It's no surprise that once again the most popular article of the year was our Top 100 package, but our annual list of the year's most exciting wines contained quite a few surprises amid the expected 2005 Bordeaux and Châteauneuf-du-Papes: A Chilean wine snags the No. 1 spot for the first time, a dry Portuguese red comes in at No. 3 and a value-priced Zinfandel rounds out the top 10. Over the course of a week, we counted down the Top 10 wines, each accompanied by a video in which that region's lead taster explained what made the wine so special—and that entire lineup was our most popular set of videos for 2008, capped of course by the unveiling of the Wine of the Year.
3. Tasting Highlights: California Cabernet Sauvignon and Blends
In our twice-a-week series highlighting noteworthy wines from our editors' latest tastings, California Cabernet was far and away the most popular category. This article features seven classic ratings out of 13 new releases from the 2005 vintage and a late-release 2004, including wines from Paul Hobbs and the much anticipated Levy & McClellan and Ovid labels.
4. Tasting Highlights: Oregon Pinot Noir
Oregon's two newest vintages for Pinot Noir, 2006 and 2005, were both excellent, but they couldn't be more different in style due to the growing conditions. The wines from 2006 are ripe and generous, while 2005 delivers exquisite balance, finesse and class. Domaine Serene's high-end bottlings top this list of 10 outstanding examples from both vintages.
5. Retrospective: 1997 California Cabernets
From the get-go, California's 1997 Cabernets were showy wines, with rich fruit flavors and plush textures. The vintage overall earned a classic 99-point rating. The year also saw the largest grape crop in California history to that date, a rare combination of quality with quantity. A decade later, James Laube looked back at 89 of the 1997 Cabernets in a series of blind tastings. The top wines were still showing exceptionally well, but as in any retrospective tasting, there were surprises, both good and bad.
• James Laube: A Stunning New Napa Valley Cabernet
In his ongoing series of recommendations from his latest tastings, James Laube picks out some of California's boldest and brightest bottlings. Among the newcomers, the Rudius wines from Kenwood winemaker Jeff Ames stand in the spotlight as fabulous values.
• Kim Marcus: Going Upriver in the Douro for Quinto do Crasto's Fantastic 2007s
Through a lightning-quick race toward modernization, Portugal's red table wines are proving themselves more than noteworthy. Kim Marcus recounts one of the highlights from his latest visit to the Douro.
• James Molesworth: To Taste or Not to Taste? That is the Sommelier's Question
In restaurants, tasting each bottle opened is frequently part of wine service. Sommeliers want to ensure that the wine they are presenting is not flawed in any way. However, a recent Wine Spectator poll found that 84 percent of respondents did not want a sommelier to taste the wine they ordered before serving it to them. James Molesworth investigates both sides of this surprisingly controversial issue.
• Bruce Sanderson: The 2005s from Domaine de la Romanée-Conti
In Burgundy, 2005 was for many the best young vintage since 1990. Of course, the exceptional growing season was not lost on the Domaine de la Romanée-Conti, which has some of the most renowned terroir in the region. Bruce Sanderson shares his notes from two non-blind tastings of the 2005 DRC collection, and in the harmony of these coveted wines, finds that the "vintage and terroir have reached a truce."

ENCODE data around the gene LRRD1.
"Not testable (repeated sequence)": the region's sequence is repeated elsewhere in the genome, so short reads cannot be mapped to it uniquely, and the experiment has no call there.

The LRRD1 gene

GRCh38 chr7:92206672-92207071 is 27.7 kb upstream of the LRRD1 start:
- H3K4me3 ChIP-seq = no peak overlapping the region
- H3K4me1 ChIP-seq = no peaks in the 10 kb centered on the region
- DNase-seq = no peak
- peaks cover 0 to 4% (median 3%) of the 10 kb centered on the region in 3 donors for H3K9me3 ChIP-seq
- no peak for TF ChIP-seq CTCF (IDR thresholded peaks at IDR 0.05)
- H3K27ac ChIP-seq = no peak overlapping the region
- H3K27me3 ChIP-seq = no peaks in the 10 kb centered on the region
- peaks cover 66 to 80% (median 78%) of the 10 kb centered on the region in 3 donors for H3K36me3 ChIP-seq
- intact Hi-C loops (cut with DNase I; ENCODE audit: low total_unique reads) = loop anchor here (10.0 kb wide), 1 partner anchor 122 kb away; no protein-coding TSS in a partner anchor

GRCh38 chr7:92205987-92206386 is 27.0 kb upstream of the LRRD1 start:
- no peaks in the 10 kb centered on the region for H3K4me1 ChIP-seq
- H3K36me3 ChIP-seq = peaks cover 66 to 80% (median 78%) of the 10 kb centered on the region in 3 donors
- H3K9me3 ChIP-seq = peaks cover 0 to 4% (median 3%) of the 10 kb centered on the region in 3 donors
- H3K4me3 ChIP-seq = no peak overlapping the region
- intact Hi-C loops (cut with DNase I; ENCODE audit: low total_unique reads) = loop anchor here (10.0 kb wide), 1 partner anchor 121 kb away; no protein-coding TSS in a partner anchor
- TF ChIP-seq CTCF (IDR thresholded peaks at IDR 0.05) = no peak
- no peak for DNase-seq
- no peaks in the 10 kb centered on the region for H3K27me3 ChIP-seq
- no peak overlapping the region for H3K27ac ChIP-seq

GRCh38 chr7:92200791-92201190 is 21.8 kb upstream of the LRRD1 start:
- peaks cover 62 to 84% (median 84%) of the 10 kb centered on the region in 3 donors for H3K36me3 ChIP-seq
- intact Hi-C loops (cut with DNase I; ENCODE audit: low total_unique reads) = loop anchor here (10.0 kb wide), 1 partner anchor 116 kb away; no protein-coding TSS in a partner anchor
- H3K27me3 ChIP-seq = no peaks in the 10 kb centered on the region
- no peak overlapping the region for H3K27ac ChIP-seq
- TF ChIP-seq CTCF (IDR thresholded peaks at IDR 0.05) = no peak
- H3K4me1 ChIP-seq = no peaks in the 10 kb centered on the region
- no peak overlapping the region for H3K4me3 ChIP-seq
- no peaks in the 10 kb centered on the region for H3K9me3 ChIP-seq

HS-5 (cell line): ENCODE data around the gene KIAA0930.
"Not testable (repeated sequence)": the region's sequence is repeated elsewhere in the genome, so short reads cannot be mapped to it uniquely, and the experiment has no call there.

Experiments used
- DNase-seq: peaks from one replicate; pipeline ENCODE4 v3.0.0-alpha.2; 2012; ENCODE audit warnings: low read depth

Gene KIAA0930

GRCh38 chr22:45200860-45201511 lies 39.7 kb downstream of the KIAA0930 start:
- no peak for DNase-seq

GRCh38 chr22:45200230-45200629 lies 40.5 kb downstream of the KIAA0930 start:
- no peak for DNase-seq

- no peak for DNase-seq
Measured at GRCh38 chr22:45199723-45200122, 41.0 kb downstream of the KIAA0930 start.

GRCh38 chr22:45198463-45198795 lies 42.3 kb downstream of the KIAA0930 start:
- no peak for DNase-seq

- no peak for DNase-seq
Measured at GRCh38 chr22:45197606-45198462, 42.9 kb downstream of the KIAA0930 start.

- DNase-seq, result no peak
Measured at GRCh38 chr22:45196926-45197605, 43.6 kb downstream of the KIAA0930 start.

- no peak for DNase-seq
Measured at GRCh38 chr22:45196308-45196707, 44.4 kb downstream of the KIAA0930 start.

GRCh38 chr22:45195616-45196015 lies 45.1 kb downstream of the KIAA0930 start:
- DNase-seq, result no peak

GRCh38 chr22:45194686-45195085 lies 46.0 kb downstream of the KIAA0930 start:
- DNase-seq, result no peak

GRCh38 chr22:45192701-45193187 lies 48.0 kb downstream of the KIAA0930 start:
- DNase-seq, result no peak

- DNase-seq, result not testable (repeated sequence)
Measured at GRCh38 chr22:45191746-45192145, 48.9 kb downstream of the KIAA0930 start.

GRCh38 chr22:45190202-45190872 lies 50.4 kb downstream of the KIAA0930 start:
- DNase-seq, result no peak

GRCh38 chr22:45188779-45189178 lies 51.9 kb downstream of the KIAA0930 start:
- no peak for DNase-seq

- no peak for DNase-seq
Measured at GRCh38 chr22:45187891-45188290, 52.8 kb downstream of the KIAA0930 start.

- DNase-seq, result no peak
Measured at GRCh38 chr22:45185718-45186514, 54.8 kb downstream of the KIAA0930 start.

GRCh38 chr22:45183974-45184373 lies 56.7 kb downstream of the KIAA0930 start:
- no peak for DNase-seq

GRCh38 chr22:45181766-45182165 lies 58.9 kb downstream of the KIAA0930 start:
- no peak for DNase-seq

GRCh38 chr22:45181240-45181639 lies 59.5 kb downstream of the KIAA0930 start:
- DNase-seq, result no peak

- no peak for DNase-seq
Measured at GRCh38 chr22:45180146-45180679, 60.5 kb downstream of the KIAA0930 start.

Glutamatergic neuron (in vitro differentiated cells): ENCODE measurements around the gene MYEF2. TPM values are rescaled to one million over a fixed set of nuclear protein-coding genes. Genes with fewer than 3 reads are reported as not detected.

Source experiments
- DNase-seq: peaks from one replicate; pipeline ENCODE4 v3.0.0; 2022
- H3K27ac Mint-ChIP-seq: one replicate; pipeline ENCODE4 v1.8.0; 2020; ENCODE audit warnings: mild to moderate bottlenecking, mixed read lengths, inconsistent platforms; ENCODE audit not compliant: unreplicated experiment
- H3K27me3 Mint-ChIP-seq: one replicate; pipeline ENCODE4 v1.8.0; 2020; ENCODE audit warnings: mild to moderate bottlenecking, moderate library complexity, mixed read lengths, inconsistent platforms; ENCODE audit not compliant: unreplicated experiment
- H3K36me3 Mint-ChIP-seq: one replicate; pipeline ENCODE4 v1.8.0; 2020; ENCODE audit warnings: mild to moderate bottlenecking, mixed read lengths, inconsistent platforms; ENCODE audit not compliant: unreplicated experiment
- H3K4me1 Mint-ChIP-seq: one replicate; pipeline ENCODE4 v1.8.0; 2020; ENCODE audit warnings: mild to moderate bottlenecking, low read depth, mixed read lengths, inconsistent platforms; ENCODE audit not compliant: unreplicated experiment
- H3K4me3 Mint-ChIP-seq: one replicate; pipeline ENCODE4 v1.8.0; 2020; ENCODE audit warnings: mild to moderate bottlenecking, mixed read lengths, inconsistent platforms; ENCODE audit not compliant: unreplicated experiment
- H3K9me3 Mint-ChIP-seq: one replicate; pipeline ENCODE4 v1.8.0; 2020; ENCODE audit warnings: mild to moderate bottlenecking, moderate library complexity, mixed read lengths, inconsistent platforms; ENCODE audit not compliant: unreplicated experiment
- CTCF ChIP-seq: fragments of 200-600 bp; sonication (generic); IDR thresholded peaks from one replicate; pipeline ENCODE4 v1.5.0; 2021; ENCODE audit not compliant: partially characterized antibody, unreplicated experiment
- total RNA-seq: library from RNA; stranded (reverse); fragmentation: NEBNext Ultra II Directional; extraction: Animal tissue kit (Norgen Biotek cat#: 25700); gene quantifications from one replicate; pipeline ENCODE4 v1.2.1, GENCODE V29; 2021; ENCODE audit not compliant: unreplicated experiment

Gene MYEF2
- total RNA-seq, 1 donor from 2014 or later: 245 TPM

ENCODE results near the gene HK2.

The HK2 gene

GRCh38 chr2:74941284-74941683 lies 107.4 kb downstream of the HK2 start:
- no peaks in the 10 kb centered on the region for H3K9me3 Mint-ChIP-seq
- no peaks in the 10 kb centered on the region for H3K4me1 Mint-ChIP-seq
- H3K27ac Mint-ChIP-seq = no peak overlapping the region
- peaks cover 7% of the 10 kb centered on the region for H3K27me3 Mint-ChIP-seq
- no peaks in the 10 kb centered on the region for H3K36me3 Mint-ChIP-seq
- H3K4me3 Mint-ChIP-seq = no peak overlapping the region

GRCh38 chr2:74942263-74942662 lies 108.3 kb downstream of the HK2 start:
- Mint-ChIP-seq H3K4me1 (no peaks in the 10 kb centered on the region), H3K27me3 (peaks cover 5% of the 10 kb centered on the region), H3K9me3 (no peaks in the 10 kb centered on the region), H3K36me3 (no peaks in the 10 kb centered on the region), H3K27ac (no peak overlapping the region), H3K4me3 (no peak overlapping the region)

• Marvin Shanken: A Legend Lives On
Robert Mondavi's shoes will be large ones to fill. Marvin Shanken reminisces on the drive, passion and achievements of a California luminary.
• Harvey Steiman: Some Thoughts on Corkage
The BYO-saga continues: Is it a right or a privilege? Harvey Steiman explores the question of proper comportment when bringing a wine to a restaurant.
• James Suckling: Thoughts on Brunello's Witch Hunt
After news broke of the investigation into whether some Brunello di Montalicino wines were being produced illegally (by adding other varieties to a wine that is required to be 100 percent Sangiovese), James Suckling questions possible political motivations and says the real scandal is how the escalating Italian situation was handled.
• Winemaker Blogs: Are Winemakers Doing Drinkers a Disservice?
Many people argue that the place for wine is alongside food. Accordingly, some California winemakers are backing away from big, high-alcohol wines that some critics believe can overwhelm a meal. However, in light of the quick pace of modern American life, Siduri winemaker Adam Lee presents a contrarian defense of contemporary, riper-style wines.
Learn Wine: Inside Wine Spectator's Tasting Department
For anyone who has ever wondered exactly how Wine Spectator tasters evaluate more than 15,000 wines each year, we offer a behind-the-scenes tour with tasting director Bruce Sanderson and other staff, who explain the process from start to finish.
Learn Wine: How To: Taste Red Wine
The first in our How To series is aimed at newcomers to wine who want to learn how to taste like a pro and get more out of each sip. Why should you swirl? What flavors are you looking for? We answer all those questions and more.
Editors' Tastings: Tuscany's 100-Point Merlot
James Suckling sits down with Cinzia Merli, owner of La Macchiole winery in Tuscany, to taste and talk about her 2004 Messorio, a 100 percent Merlot from Bolgheri that earned a perfect 100 points in Suckling's blind tastings. Merli discusses the 2004 vintage in Bolgheri and the region's terroir, which she describes as "perfect for Merlot."
Special Reports: Bordeaux 2005, Part 1: A Perfect Season
Why did the vintage yield such concentrated, complex wines? Find out as James Suckling interviews Paul Pontallier of Château Margaux, Alexandre Thienpont of VCC and Le Pin and John Kolasa of Rauzan-Ségla in the first of a four-part series.
Sips & Tips | Wine & Healthy Living
Video Theater | Collecting & Auctions